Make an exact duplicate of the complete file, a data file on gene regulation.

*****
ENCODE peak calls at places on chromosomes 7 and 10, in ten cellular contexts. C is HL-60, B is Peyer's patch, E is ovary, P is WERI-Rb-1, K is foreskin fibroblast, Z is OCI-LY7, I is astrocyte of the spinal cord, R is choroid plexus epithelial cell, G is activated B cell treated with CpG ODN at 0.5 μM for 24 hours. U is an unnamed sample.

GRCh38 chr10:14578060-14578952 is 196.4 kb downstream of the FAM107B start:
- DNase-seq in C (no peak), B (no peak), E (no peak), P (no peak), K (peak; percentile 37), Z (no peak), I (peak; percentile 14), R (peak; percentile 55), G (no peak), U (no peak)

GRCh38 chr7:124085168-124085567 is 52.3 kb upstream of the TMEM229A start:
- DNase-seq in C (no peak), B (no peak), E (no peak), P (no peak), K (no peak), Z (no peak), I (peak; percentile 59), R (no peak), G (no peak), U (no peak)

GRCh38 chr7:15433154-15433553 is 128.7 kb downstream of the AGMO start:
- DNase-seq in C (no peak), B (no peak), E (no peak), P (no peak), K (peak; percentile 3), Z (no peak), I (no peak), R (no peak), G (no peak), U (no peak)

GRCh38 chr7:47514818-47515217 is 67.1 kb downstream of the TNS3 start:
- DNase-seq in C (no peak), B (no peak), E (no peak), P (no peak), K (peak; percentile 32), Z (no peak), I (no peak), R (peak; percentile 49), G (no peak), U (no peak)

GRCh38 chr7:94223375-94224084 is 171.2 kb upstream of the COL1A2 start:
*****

ENCODE peak calls at places on chromosomes 7 and 10, in ten cellular contexts. C is HL-60, B is Peyer's patch, E is ovary, P is WERI-Rb-1, K is foreskin fibroblast, Z is OCI-LY7, I is astrocyte of the spinal cord, R is choroid plexus epithelial cell, G is activated B cell treated with CpG ODN at 0.5 μM for 24 hours. U is an unnamed sample.

GRCh38 chr10:14578060-14578952 is 196.4 kb downstream of the FAM107B start:
- DNase-seq in C (no peak), B (no peak), E (no peak), P (no peak), K (peak; percentile 37), Z (no peak), I (peak; percentile 14), R (peak; percentile 55), G (no peak), U (no peak)

GRCh38 chr7:124085168-124085567 is 52.3 kb upstream of the TMEM229A start:
- DNase-seq in C (no peak), B (no peak), E (no peak), P (no peak), K (no peak), Z (no peak), I (peak; percentile 59), R (no peak), G (no peak), U (no peak)

GRCh38 chr7:15433154-15433553 is 128.7 kb downstream of the AGMO start:
- DNase-seq in C (no peak), B (no peak), E (no peak), P (no peak), K (peak; percentile 3), Z (no peak), I (no peak), R (no peak), G (no peak), U (no peak)

GRCh38 chr7:47514818-47515217 is 67.1 kb downstream of the TNS3 start:
- DNase-seq in C (no peak), B (no peak), E (no peak), P (no peak), K (peak; percentile 32), Z (no peak), I (no peak), R (peak; percentile 49), G (no peak), U (no peak)

GRCh38 chr7:94223375-94224084 is 171.2 kb upstream of the COL1A2 start: